*More on Prosecutorial Abuse*

More on Prosecutorial Abuse
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I’ve already ranted a bit on prosecutorial misconduct on this blog – one of my pet peeves. Via MAP, there is an interesting article at the Orange County Register: “The other destructive trial lawyers: Rogue prosecutors with a big bag of dirty tricks take huge toll around U.S.” (free registration required) by Michael Arnold Glueck, M.D., and Robert J. Cihak, M.D.

We hear a lot about the excesses of private practice trial lawyers. But another group of trial lawyers has been left alone to go about their dirty work with few restrictions – and all at taxpayers’ expense. And their abuse isn’t just a taxpayer issue; it should also be seen as a justice issue, a privacy issue and a civil liberties issue.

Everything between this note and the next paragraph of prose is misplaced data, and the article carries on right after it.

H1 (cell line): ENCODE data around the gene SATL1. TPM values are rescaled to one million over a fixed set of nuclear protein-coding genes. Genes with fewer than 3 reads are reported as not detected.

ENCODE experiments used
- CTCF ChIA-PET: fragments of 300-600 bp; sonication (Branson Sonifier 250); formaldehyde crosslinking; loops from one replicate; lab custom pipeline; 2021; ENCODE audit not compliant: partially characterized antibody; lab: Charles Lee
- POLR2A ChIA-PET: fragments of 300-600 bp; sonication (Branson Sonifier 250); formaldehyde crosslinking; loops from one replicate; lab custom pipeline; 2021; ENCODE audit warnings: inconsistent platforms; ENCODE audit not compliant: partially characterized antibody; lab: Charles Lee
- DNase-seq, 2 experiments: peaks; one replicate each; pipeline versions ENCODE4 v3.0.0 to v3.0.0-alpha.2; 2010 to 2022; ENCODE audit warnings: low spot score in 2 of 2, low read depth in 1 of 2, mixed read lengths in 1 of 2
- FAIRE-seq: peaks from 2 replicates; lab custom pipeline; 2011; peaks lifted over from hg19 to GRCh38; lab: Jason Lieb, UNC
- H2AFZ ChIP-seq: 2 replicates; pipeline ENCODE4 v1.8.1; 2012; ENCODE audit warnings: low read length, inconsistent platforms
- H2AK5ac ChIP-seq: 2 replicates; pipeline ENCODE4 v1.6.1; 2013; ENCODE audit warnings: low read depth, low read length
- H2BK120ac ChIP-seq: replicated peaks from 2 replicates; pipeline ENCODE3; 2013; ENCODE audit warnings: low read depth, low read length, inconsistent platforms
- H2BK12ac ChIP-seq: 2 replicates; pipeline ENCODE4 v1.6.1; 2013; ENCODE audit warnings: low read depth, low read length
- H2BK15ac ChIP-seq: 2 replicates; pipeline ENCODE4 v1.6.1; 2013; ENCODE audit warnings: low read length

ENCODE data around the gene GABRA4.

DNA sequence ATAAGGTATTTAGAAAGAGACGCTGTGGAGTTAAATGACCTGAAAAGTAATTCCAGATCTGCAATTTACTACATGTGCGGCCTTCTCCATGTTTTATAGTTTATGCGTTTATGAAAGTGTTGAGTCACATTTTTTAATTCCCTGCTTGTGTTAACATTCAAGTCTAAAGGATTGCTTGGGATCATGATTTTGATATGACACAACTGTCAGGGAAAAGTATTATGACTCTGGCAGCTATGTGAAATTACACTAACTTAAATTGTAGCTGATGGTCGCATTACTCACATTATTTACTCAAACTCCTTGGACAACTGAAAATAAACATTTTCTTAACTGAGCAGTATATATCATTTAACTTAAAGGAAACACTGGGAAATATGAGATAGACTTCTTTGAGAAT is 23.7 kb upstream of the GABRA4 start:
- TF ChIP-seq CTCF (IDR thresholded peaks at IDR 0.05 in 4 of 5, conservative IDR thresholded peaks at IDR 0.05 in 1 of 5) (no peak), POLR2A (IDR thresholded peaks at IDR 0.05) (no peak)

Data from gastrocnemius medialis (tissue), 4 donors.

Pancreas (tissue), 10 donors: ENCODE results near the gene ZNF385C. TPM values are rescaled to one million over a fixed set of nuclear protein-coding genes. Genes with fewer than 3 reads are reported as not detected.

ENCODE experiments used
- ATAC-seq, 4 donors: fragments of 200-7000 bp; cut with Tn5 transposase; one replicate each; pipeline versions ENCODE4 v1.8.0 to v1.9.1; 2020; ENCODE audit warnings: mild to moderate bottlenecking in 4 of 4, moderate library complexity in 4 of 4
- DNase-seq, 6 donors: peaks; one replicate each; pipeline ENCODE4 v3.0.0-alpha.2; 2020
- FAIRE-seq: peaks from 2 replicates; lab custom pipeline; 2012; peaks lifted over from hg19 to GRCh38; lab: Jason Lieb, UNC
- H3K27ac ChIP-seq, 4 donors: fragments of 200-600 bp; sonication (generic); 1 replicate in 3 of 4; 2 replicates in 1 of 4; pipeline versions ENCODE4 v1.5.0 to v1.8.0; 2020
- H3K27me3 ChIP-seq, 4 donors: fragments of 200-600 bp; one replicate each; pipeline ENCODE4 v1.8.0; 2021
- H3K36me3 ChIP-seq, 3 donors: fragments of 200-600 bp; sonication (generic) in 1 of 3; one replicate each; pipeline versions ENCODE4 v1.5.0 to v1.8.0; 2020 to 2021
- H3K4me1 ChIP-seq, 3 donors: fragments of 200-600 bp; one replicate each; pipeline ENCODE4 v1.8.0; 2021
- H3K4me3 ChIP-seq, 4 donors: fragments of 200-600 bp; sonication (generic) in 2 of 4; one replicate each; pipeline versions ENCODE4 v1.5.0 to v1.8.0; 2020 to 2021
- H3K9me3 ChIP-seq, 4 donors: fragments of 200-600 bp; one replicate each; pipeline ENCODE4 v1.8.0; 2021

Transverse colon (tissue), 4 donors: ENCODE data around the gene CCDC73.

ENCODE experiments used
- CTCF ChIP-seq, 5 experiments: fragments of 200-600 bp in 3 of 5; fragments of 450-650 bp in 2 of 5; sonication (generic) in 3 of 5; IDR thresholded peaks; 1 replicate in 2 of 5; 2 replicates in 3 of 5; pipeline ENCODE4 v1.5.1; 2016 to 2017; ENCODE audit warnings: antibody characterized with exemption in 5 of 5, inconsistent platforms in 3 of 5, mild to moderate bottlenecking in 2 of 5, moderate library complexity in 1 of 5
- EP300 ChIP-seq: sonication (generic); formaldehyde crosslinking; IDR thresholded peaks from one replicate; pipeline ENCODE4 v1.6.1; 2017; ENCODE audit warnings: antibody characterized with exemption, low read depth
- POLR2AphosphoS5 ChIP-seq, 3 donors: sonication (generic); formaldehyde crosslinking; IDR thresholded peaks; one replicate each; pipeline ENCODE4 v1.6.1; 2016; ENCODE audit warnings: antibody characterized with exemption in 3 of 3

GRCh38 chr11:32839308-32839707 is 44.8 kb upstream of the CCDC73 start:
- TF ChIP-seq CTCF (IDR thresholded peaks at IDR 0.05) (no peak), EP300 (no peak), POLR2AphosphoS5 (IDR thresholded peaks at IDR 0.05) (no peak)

We refer to government prosecutors who abuse their positions to further their careers and power while spending your money. They use high-publicity cases, such as those involving the hot “drug du jour” such as OxyContin, as career steppingstones on the backs of the defendants, instead of serving the public or justice.
A recent study by the Center for Public Integrity found that prosecutors stretched, bent or broke rules so badly that appeals court judges have dismissed criminal charges, reversed convictions or reduced sentences in more than 2,000 cases since 1970.

(note: The Center for Public Integrity study referenced is Harmful Error: Investigating America’s Local Prosecutors.)
The article also mentions that a new group is being formed called the Coalition Against Prosecutorial Abuse. I’ll report more on their activities as I get information.

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